Australian allrounder Cameron Green has opened up about his chronic kidney condition that at one point had doctors questioning whether he would live past the age of 12.
Green was diagnosed with stage two kidney disease before birth, with the condition meaning his body doesn't filter blood as well as others do.
The 24-year-old did his best to keep the condition under wraps, with former Australia coach Justin Langer not aware of it, despite knowing Green since he was 15.
But Green recently revealed the condition to his Test teammates after suffering a series of cramping episodes related to his kidney function.
"It just got picked up during ultrasounds," Green told Channel 7 when asked about the condition.
“Chronic kidney disease is basically a progressive disease of your kidney’s health function.
"Unfortunately, mine doesn’t filter the blood as well as other kidneys.
“They are about six per cent at the moment, which is stage two.
“With chronic kidney disease there are five stages, with stage one being the least severe and stage five being transplant or dialysis, and fortunately enough I am stage two.
"But if you don’t look after them enough, it easily goes back down because kidneys can’t get better. It’s irreversible.”
Green's health was monitored closely during his childhood.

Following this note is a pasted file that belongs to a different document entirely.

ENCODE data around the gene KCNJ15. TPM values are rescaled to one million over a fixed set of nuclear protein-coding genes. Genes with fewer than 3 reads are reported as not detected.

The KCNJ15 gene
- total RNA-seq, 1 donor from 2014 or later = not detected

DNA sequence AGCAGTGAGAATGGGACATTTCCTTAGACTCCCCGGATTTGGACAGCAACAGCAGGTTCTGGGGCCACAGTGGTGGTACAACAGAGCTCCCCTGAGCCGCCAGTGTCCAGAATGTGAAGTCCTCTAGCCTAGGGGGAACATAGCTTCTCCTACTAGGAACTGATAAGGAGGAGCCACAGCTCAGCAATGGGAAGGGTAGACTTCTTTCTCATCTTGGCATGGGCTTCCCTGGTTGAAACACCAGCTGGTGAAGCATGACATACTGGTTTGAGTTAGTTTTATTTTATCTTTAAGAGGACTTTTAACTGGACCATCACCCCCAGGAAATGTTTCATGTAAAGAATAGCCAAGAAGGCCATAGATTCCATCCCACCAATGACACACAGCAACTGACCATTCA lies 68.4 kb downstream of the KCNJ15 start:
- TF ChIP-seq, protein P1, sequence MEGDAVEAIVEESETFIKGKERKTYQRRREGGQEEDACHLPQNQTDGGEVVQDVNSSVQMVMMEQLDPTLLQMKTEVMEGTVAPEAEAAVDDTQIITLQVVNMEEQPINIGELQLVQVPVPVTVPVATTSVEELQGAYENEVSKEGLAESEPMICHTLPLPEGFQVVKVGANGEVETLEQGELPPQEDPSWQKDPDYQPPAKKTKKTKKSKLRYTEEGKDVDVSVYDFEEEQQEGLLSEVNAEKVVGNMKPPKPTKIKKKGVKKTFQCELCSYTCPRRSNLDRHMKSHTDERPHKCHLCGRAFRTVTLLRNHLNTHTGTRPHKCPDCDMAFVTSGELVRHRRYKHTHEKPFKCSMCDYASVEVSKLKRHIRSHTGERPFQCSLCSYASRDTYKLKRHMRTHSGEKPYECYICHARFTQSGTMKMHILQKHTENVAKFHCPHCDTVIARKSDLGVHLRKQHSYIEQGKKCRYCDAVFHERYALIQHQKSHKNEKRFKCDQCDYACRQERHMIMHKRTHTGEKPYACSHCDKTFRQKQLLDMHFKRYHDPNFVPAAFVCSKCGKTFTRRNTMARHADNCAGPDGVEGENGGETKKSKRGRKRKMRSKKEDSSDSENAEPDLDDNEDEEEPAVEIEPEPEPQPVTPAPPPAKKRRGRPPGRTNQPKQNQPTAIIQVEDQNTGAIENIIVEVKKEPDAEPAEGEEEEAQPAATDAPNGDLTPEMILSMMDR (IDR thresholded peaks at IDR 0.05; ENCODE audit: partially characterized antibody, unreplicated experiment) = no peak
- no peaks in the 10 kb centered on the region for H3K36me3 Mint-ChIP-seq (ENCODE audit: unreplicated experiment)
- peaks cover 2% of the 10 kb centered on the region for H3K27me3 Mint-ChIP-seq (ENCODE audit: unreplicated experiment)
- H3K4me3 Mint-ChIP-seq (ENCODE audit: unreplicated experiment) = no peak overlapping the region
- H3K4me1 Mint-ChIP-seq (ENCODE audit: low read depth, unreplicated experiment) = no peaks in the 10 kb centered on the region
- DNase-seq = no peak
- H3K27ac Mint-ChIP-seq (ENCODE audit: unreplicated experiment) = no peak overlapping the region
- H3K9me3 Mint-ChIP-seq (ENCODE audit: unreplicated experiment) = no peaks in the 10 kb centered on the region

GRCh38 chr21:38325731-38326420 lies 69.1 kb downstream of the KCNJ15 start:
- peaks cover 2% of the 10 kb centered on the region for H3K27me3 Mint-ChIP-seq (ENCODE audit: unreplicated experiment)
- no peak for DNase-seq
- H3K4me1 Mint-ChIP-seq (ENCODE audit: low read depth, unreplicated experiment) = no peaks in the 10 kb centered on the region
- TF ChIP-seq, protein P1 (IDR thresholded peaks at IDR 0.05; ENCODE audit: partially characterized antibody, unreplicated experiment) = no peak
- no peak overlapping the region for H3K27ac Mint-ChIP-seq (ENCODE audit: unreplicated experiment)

"Growing up, I can remember being in the hospital every week getting ultrasounds on my kidneys, just checking the size and the health of them,” the 198cm Green said.
“My parents got told when I was younger I could be very small, which is pretty funny to look back on now.
“I consider myself very lucky that I am not affected as much physically by chronic kidney disease as other people that have the same thing."
Green's dad Gary said it was uncharted territory when Cameron was diagnosed with the condition before being born.
“The prognosis wasn’t great. There were life expectancy issues that he might not expect to live past 12 years of age," Gary said.
His mum, Bee Tracey, said she was scared when doctors told her the news at her 19-week scan.
"They picked up that he had a thickening of his bladder and they said it was a urethral valve blockage, that the urine just back-flows to the kidneys and they wouldn’t develop properly,” Bee said.
Diet-wise, Green has to be careful about how much protein and sodium he consumes.
But even if he does the right things, he can still suffer cramps - like he did while batting for Australia in an ODI against New Zealand in Cairns last year.
"Luckily I'm dating a dietitian (Emily Redwood), someone who can help me out with my meals that I need to look after myself," Green said.
"When I was growing up, my mum cooked beautiful meals, kidney-friendly.
"At the time I was upset I was eating all these healthy meals, but over time I was grateful that we did."